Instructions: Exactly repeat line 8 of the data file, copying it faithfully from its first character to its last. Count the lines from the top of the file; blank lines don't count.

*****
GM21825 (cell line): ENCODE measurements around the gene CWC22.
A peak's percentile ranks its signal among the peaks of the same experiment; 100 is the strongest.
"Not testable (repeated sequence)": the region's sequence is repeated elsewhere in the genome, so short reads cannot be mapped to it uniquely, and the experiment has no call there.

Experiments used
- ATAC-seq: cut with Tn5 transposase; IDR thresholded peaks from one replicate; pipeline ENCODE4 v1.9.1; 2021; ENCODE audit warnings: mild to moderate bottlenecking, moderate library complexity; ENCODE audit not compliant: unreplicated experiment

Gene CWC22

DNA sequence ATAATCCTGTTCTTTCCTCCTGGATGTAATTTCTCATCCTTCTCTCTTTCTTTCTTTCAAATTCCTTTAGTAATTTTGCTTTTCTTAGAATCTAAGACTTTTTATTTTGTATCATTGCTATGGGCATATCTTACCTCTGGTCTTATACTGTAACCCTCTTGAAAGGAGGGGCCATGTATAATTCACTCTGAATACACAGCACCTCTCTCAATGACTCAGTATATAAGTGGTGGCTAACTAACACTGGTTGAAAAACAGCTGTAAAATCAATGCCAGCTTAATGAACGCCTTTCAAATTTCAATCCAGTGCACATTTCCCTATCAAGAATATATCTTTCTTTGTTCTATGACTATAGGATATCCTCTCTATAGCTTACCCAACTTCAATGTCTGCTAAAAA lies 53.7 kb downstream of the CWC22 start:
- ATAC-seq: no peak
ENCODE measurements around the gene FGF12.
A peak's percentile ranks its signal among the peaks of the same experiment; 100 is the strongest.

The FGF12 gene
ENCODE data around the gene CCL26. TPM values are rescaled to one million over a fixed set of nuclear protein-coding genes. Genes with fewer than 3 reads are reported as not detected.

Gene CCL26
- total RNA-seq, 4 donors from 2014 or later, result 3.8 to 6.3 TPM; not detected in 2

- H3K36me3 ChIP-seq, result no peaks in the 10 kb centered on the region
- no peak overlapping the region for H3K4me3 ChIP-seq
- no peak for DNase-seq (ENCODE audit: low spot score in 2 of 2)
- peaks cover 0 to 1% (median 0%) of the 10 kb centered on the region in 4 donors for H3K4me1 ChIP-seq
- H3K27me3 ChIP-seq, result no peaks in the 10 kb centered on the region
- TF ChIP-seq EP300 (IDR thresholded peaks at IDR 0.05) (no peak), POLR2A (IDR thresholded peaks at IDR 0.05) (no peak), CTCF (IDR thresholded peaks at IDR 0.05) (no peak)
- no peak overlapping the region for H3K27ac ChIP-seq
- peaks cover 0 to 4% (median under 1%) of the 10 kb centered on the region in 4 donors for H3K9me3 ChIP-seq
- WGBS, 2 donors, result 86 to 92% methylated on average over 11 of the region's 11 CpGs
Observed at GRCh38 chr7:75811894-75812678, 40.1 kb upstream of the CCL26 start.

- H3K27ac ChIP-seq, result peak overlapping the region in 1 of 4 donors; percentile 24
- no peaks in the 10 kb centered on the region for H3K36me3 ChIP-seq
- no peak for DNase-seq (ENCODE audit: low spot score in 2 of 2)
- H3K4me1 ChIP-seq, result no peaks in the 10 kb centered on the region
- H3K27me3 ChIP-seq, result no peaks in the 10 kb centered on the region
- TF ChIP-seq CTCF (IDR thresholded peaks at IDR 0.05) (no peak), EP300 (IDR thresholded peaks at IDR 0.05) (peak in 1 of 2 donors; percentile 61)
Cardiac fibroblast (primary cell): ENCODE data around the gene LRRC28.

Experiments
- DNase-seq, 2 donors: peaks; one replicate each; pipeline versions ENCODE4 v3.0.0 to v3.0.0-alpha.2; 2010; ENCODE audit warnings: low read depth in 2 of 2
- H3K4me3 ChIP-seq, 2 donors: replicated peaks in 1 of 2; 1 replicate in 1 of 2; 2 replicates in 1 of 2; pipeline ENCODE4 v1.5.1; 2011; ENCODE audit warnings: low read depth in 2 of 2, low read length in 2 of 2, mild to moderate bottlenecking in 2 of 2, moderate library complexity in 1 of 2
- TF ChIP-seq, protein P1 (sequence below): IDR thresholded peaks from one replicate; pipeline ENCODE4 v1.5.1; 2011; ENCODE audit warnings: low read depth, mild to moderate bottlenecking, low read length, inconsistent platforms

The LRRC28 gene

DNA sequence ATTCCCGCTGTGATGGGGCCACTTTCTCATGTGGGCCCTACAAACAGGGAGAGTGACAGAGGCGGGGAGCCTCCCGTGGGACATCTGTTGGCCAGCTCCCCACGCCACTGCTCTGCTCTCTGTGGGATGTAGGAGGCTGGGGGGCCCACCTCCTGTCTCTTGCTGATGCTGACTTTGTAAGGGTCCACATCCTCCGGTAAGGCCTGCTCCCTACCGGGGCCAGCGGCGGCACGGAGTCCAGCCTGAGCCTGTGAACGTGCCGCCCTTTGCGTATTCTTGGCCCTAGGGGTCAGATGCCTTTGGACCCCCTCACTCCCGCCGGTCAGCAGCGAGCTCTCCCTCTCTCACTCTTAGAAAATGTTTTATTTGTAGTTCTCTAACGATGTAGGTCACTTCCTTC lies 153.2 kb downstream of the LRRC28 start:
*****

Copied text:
- ATAC-seq: no peak